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I have two background jobs with job id 1 and 2. I want to do something when job 1 is done, but I don't want to hang.

Currently what I get is wait 1 && do whatever, but this command it self blocks current shell. I want to let wait itself runs background. I tried wait 1 & && do whateverin zsh but it doesn't work. I get an error : zsh: parse error near '&&'.

Note: it's import that I want to wait in background rather than wait for some background jobs to be done.

  • Erm, ( wait 1 && do whatever ) &? – Ignacio Vazquez-Abrams Jul 16 '18 at 3:04
  • not work. get error: wait: can't manipulate jobs in subshell – youkaichao Jul 16 '18 at 4:45
  • @IgnacioVazquez-Abrams: in my mind, your compound command may be replaced by cmd1 && cmd2 & cmd3? – Fólkvangr Jul 16 '18 at 6:12
  • @游凯超: Does the two tasks in the background have some connection? – Fólkvangr Jul 16 '18 at 6:36
  • @Fólkvangr no, they are simply all background tasks. I just want to do something when job 1 finishes. – youkaichao Jul 16 '18 at 7:37
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The syntax error is because both & and && are command separators. & starts the command in the background and immediately runs the next one, while && runs the first command, waits for it to finish, and runs the second command if the first one succeeded.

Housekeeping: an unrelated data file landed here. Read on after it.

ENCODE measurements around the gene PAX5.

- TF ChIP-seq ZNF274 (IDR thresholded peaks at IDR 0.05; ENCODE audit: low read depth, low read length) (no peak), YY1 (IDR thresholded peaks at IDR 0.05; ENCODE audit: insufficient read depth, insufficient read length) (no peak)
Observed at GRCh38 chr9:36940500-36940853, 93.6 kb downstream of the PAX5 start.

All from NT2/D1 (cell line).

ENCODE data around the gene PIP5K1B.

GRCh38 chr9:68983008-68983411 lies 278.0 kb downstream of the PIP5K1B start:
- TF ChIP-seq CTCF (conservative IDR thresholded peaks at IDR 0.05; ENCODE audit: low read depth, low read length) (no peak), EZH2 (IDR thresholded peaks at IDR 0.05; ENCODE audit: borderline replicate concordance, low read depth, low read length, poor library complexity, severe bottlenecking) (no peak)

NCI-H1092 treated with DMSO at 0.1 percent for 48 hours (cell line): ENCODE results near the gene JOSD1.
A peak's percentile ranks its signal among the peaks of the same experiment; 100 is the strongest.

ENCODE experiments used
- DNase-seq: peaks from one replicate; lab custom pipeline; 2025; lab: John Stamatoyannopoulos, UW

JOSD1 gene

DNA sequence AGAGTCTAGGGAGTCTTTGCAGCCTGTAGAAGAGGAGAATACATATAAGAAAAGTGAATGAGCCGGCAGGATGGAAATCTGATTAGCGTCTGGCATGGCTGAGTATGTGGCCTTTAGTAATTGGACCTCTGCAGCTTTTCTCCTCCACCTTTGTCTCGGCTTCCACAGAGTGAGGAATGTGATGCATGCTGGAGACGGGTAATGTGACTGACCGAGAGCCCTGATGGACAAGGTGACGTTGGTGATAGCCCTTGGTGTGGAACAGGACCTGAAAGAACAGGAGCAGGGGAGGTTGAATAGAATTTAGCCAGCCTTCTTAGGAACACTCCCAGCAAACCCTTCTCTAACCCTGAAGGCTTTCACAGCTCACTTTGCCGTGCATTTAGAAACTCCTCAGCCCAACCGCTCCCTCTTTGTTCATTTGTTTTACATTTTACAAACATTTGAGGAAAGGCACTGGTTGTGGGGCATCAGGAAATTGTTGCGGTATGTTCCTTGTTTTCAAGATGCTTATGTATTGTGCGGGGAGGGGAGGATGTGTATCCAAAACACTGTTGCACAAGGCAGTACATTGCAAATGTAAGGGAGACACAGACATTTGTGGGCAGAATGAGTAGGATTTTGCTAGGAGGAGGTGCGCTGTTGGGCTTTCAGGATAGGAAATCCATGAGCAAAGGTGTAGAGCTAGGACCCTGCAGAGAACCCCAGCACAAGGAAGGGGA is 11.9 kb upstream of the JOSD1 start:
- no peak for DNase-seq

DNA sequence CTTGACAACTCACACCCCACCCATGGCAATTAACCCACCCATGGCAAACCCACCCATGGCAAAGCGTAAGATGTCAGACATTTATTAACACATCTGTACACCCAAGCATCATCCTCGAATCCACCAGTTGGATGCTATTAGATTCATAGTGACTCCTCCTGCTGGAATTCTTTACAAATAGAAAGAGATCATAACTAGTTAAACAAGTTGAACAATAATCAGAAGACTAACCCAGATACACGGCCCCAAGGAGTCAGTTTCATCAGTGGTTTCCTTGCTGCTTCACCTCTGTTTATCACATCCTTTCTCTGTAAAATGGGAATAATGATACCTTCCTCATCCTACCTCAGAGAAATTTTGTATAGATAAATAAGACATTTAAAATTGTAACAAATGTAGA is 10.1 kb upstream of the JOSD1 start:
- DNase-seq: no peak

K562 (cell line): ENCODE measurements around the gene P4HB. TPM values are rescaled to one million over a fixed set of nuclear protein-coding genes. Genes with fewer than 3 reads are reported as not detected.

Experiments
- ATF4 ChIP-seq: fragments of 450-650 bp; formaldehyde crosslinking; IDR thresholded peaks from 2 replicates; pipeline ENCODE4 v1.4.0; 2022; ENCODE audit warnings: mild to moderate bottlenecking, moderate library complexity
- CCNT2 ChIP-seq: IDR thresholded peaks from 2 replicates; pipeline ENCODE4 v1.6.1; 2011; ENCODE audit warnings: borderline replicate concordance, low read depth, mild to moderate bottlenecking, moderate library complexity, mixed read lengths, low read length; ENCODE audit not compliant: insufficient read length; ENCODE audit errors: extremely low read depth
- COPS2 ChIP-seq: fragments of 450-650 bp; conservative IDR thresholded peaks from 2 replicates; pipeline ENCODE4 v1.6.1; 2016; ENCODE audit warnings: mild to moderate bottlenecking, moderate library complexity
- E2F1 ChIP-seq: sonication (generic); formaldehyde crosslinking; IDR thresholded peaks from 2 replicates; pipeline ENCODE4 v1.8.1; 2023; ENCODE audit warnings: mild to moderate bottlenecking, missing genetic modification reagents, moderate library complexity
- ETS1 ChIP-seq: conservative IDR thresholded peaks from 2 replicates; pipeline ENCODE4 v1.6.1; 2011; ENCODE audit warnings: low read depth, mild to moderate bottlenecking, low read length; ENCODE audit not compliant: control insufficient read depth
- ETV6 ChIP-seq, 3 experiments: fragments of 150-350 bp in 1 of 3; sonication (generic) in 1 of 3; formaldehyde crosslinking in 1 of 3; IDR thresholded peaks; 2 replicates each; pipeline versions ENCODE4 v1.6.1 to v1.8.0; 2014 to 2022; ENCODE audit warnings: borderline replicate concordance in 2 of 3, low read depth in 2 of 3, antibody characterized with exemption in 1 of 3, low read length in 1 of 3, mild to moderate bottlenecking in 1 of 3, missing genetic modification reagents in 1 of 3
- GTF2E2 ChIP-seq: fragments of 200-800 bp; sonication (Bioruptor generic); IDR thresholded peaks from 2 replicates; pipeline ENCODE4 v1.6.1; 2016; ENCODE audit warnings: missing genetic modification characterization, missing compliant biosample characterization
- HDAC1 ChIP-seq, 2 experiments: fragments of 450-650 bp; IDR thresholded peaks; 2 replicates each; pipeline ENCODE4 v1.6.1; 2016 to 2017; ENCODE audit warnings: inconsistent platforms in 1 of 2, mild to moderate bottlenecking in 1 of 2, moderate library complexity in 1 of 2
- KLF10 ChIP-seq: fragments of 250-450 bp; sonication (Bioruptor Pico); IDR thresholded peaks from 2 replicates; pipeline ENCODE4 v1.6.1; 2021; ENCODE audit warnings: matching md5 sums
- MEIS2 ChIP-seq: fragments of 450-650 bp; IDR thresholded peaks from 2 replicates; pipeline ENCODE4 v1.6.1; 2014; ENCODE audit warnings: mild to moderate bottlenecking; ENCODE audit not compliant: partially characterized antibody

To background two things that you want to run asynchronous to a third thing, use this pattern:

( first_thing && second_thing ) &
third_thing

Optionally wait $! after third_thing to finish the first two before continuing.

wait 1 waits for PID 1 to finish, which is unlikely to ever happen while your shell is running. You'll want wait %1, which waits for job spec 1.

  • I change 1 to %1, but still get zsh: parse error near `&&'. what should I do? – youkaichao Jul 16 '18 at 4:46
  • I think this can be a comment rather than an answer. This is not a solution to the question. – youkaichao Jul 16 '18 at 4:48
  • You should try this before you answer. It of course does not work since process id 1 is not your child. – schily Jul 16 '18 at 8:16
  • @schily the pid is not the key point of this question. In practice, I would of course use the actual pid. The key point is how to wait and this answer doesn't talk about it. – youkaichao Jul 16 '18 at 23:39
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I think wait is not the answer. according to this , tail is a better solution. I should use ( tail --pid=WHATEVER -f /dev/null && do whatever ) &

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